Scalpel Weekly News

Week of: April 24, 2017

IN THE NEWS


Mishandled Battery, Cybersecurity Issues; Implanted Defibrillators

On April 12, 2017, the FDA issued a warning letter to Abbott Laboratories finding the methods used in, or the facilities or controls used for, the manufacture, packing, storage, or installation of its implantable cardioverter defibrillators (ICDs), cardiac resynchronization therapy defibrillators (CRT-D), and the Merlin@home monitor were not in conformity with the Current Good Manufacturing Practice requirements. Click title to continue reading...


 
MEDICAL ALERTS


First Whole Slide Imaging System for Digital Pathology

On April 12, 2017, the FDA permitted marketing of the Philips IntelliSite Pathology Solution (PIPS), the first whole slide imaging (WSI) system that allows for review and interpretation of digital surgical pathology slides prepared from biopsied tissue. This is the first time the FDA has permitted the marketing of a WSI system for these purposes. Click title to continue reading...



First Drug to Treat Tardive Dyskinesia Approved

On April 11, 2017, the FDA approved Ingrezza (valbenazine) capsules to treat adults with tardive dyskinesia. This is the first drug approved by the FDA for this condition. Click title to continue reading...



Rates of New Cases of Type 1 and Type 2 Diabetes Increasing Among Youth

On April 12, 2017, the CDC announced the results of the SEARCH for Diabetes in Youth study, funded by the CDC and the National Institutes of Health (NIH). The study found that from 2002 to 2012, incidence, or the rate of new diagnosed cases, of type 1 diabetes in youth increased by approximately 1.8 percent each year. Click title to continue reading...


  CASE ALERTS


Expert’s Differential Diagnosis Lacked Adequate Foundation

A board-certified otolaryngologist treated a five-year-old boy for severe obstructive sleep apnea. Following a sleep study, the otolaryngologist recommended that the boy undergo a tonsillectomy and adenoidectomy surgery on an outpatient basis. Click title to continue reading...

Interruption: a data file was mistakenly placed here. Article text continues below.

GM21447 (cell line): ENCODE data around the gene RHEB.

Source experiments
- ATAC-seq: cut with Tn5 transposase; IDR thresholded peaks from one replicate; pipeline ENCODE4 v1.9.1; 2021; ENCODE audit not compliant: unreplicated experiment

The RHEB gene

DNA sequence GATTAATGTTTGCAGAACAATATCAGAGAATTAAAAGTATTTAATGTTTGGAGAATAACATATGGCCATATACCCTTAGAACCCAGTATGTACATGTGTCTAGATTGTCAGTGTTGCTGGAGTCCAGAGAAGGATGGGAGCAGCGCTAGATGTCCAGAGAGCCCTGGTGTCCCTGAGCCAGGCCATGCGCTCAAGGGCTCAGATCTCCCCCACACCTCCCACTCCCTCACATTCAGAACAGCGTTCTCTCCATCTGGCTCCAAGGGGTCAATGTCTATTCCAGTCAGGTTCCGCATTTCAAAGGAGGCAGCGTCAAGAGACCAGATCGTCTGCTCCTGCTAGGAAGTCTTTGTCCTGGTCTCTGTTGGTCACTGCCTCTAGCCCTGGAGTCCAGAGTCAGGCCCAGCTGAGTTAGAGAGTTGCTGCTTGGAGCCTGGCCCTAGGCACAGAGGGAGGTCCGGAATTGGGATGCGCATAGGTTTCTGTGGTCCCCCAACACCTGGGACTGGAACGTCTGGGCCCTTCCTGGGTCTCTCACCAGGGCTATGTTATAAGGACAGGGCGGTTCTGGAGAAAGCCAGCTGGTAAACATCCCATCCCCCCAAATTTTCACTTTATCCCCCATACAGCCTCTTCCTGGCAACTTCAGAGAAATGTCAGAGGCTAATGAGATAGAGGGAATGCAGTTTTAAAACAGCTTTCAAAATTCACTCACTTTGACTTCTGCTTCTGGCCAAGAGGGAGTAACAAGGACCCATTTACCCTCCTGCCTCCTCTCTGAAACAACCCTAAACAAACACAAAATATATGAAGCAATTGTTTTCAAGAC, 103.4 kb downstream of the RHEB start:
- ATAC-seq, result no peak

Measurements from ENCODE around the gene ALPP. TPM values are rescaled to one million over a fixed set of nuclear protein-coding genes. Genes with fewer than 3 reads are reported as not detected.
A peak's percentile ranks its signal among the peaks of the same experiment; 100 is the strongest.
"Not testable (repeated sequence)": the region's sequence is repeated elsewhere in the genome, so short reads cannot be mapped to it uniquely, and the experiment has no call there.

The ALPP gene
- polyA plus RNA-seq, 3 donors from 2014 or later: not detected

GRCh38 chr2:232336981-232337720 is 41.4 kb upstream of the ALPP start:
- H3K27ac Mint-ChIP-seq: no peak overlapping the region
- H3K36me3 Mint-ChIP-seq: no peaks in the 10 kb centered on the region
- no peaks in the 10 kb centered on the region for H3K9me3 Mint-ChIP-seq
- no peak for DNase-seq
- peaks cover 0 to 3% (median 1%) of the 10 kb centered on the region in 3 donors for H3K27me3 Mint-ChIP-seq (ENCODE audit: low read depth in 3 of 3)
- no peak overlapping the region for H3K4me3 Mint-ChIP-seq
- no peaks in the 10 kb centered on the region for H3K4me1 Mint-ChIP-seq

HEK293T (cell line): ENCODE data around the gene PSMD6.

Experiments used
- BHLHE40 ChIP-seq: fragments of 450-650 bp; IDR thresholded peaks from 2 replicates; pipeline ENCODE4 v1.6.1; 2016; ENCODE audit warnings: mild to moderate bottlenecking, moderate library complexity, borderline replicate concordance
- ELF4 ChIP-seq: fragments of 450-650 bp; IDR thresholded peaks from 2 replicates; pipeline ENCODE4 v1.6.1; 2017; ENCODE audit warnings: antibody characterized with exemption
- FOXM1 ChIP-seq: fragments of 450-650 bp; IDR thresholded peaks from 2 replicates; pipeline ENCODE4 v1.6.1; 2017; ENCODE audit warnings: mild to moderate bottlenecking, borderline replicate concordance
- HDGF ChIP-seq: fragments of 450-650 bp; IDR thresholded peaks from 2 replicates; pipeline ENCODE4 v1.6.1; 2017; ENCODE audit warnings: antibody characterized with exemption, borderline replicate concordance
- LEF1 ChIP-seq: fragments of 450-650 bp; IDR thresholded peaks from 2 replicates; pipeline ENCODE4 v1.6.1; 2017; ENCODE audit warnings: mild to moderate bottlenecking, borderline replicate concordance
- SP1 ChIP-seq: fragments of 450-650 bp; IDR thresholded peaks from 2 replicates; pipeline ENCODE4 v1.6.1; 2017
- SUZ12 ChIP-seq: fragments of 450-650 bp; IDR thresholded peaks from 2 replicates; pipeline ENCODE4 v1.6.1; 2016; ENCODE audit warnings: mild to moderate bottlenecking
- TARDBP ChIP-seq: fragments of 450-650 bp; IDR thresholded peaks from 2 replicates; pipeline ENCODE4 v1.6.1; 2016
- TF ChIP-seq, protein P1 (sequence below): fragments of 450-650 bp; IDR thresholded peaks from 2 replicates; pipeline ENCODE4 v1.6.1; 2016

Attorney-Client Privilege Applies to Attorney Referrals of Client to Physician

A woman fell in a parking lot. The woman went to the emergency room (ER) twice. The ER eventually advised the woman to see a specialist concerning pain in her right knee. The woman did not go to a specialist because the woman did not have enough money or any health insurance. Click title to continue reading...



Anti-Steering Provisions for Hospital and Insurers Restrain Trade

The second largest public hospital system in the United States and the dominant hospital system in the area had an approximately 50% share of the relevant market. The hospital conducted business primarily through a large general acute-care hospital. The hospital operated nine other general acute-care hospitals in that area. Click title to continue reading...


FEATURE


Complaint: Battery and Negligent Handling of Corpse

As a special feature for our Premium subscribers we have included this feature containing an illustrative complaint for assault and battery of a decedent, as well as negligent handling of a corpse. In this illustrative case, the plaintiff sued a hospital and a physician alleging that defendants’ extraordinary efforts to keep the decedent alive until a suitable organ donor could be found constituted both assault and battery of the decedent and negligent handling of a corpse because the defendants had not adequately explained the process prior to obtaining the plaintiff’s consent for organ donation. Click title to continue reading...